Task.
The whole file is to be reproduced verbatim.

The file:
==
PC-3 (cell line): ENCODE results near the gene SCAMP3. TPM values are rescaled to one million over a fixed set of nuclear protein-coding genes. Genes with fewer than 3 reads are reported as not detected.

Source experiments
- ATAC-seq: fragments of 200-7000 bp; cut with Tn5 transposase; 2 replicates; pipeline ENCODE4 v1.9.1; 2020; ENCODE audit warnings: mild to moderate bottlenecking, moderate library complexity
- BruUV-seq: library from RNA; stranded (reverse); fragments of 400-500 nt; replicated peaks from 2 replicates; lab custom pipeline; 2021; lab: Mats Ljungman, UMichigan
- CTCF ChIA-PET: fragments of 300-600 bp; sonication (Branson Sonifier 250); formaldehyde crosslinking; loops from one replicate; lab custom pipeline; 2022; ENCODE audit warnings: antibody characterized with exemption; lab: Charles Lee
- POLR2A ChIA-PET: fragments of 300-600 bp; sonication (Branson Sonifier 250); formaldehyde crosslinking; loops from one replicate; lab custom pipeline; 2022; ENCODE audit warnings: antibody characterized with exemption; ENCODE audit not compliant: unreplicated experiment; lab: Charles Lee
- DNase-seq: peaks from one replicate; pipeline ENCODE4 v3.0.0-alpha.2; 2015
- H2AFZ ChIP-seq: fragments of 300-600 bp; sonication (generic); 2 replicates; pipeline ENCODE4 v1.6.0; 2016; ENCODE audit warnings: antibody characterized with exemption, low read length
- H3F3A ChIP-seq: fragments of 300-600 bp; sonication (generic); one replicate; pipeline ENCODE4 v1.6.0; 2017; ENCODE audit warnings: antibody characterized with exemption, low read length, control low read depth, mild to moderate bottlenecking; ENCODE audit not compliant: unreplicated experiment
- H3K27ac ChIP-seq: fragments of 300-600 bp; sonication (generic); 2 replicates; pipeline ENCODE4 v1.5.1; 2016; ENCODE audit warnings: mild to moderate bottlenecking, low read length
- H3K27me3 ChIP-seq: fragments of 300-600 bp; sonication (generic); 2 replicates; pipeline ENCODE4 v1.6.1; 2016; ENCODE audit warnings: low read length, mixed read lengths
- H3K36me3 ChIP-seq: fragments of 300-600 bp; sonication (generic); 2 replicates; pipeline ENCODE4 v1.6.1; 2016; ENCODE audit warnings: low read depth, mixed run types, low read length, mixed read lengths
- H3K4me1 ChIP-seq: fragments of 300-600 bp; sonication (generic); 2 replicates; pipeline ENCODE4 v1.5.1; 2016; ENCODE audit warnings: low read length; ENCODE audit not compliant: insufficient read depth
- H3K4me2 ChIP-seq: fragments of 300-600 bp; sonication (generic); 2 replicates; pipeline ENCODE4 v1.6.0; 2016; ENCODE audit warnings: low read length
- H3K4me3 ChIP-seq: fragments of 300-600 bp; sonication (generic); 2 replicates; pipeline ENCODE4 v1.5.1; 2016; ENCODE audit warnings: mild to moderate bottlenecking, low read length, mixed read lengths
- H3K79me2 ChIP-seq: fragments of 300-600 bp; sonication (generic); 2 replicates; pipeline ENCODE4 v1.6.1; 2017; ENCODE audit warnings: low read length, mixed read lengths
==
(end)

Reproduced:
PC-3 (cell line): ENCODE results near the gene SCAMP3. TPM values are rescaled to one million over a fixed set of nuclear protein-coding genes. Genes with fewer than 3 reads are reported as not detected.

Source experiments
- ATAC-seq: fragments of 200-7000 bp; cut with Tn5 transposase; 2 replicates; pipeline ENCODE4 v1.9.1; 2020; ENCODE audit warnings: mild to moderate bottlenecking, moderate library complexity
- BruUV-seq: library from RNA; stranded (reverse); fragments of 400-500 nt; replicated peaks from 2 replicates; lab custom pipeline; 2021; lab: Mats Ljungman, UMichigan
- CTCF ChIA-PET: fragments of 300-600 bp; sonication (Branson Sonifier 250); formaldehyde crosslinking; loops from one replicate; lab custom pipeline; 2022; ENCODE audit warnings: antibody characterized with exemption; lab: Charles Lee
- POLR2A ChIA-PET: fragments of 300-600 bp; sonication (Branson Sonifier 250); formaldehyde crosslinking; loops from one replicate; lab custom pipeline; 2022; ENCODE audit warnings: antibody characterized with exemption; ENCODE audit not compliant: unreplicated experiment; lab: Charles Lee
- DNase-seq: peaks from one replicate; pipeline ENCODE4 v3.0.0-alpha.2; 2015
- H2AFZ ChIP-seq: fragments of 300-600 bp; sonication (generic); 2 replicates; pipeline ENCODE4 v1.6.0; 2016; ENCODE audit warnings: antibody characterized with exemption, low read length
- H3F3A ChIP-seq: fragments of 300-600 bp; sonication (generic); one replicate; pipeline ENCODE4 v1.6.0; 2017; ENCODE audit warnings: antibody characterized with exemption, low read length, control low read depth, mild to moderate bottlenecking; ENCODE audit not compliant: unreplicated experiment
- H3K27ac ChIP-seq: fragments of 300-600 bp; sonication (generic); 2 replicates; pipeline ENCODE4 v1.5.1; 2016; ENCODE audit warnings: mild to moderate bottlenecking, low read length
- H3K27me3 ChIP-seq: fragments of 300-600 bp; sonication (generic); 2 replicates; pipeline ENCODE4 v1.6.1; 2016; ENCODE audit warnings: low read length, mixed read lengths
- H3K36me3 ChIP-seq: fragments of 300-600 bp; sonication (generic); 2 replicates; pipeline ENCODE4 v1.6.1; 2016; ENCODE audit warnings: low read depth, mixed run types, low read length, mixed read lengths
- H3K4me1 ChIP-seq: fragments of 300-600 bp; sonication (generic); 2 replicates; pipeline ENCODE4 v1.5.1; 2016; ENCODE audit warnings: low read length; ENCODE audit not compliant: insufficient read depth
- H3K4me2 ChIP-seq: fragments of 300-600 bp; sonication (generic); 2 replicates; pipeline ENCODE4 v1.6.0; 2016; ENCODE audit warnings: low read length
- H3K4me3 ChIP-seq: fragments of 300-600 bp; sonication (generic); 2 replicates; pipeline ENCODE4 v1.5.1; 2016; ENCODE audit warnings: mild to moderate bottlenecking, low read length, mixed read lengths
- H3K79me2 ChIP-seq: fragments of 300-600 bp; sonication (generic); 2 replicates; pipeline ENCODE4 v1.6.1; 2017; ENCODE audit warnings: low read length, mixed read lengths